Bishop and archbishop
At the restoration of the monarchy Boyle was included in a list of clergy sent privately to Ormond on 1 June 1660 by Dudley Loftus (qv), who had organised the Dublin convention and was now urging the preservation of ‘the sacred order of bishops’ (Carte MSS 30, f. 685). By the end of June it was common knowledge that Boyle was to be appointed bishop of Cork, and to hold it with Cloyne, as his father had done thirty years before. He continued to hold six parishes in his diocese as sinecures, ‘under colour’, as Walter Harris (qv) put it, ‘that he could not get clergymen to serve them’ (Ware, Whole works, i, 130), leading his powerful kinsman Broghill, now earl of Orrery and president of Munster, to warn him that they would be sequestered and the profits used to support the education of students in the university, if the bishop did not fill vacancies. Boyle was among the twelve bishops consecrated in St Patrick's cathedral on 27 January 1661. Three years later, when Archbishop James Margetson (qv) was translated to Armagh, Boyle was appointed archbishop of Dublin.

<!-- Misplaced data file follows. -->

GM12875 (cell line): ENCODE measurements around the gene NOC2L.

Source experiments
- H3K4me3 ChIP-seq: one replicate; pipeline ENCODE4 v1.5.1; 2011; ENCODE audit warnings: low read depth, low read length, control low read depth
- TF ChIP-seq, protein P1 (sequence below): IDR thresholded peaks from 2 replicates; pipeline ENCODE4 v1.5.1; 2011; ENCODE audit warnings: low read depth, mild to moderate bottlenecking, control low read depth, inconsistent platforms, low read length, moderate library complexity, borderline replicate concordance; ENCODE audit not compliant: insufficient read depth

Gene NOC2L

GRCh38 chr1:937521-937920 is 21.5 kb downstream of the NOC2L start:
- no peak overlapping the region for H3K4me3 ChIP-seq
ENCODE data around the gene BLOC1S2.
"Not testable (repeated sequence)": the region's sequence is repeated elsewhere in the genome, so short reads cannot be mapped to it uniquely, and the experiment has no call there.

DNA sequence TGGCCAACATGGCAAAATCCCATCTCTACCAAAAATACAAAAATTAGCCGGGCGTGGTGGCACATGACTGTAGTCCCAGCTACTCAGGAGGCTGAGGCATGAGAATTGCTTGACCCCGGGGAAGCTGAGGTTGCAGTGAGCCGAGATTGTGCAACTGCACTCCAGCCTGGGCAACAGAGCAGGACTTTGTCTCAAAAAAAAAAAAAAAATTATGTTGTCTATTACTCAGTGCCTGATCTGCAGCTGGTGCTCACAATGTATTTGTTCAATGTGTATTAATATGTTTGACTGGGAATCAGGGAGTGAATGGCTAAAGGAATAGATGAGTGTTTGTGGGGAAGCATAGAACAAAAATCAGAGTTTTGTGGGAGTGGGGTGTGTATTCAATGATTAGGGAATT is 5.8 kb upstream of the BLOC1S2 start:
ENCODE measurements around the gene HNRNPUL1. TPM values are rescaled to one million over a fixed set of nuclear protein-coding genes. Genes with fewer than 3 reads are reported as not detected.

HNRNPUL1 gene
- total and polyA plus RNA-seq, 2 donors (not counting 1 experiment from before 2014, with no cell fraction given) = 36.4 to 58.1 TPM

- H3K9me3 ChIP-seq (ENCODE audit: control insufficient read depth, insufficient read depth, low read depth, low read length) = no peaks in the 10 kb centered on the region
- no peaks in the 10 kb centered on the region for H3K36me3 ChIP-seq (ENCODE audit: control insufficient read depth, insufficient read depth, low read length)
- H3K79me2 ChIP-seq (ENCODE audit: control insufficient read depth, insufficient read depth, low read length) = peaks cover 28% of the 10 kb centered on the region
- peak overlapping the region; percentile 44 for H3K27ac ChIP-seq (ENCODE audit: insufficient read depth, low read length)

Whitehall lobbyist and adviser
Boyle was in England for part of 1660. In November he wrote to the primate elect, John Bramhall (qv), to explain his not returning to Ireland sooner: Ormond had commanded him to remain in London to ‘attend to the affairs which relate to the settlement of Ireland’. This was just a fortnight before the issuing of Charles II's declaration of 30 November, which laid the framework for the restoration settlement. He claimed to have prevented a nefarious scheme to have inserted in the draft declaration a clause which would have voided ‘all those improvements which were made by Lord Strafford’. This led him to advise Bramhall that there was a need to have some ‘person of parts’ resident in London, some ‘knowing person’, to represent the interests of the church. He may have had himself in mind, but he had to return to Ireland for his consecration.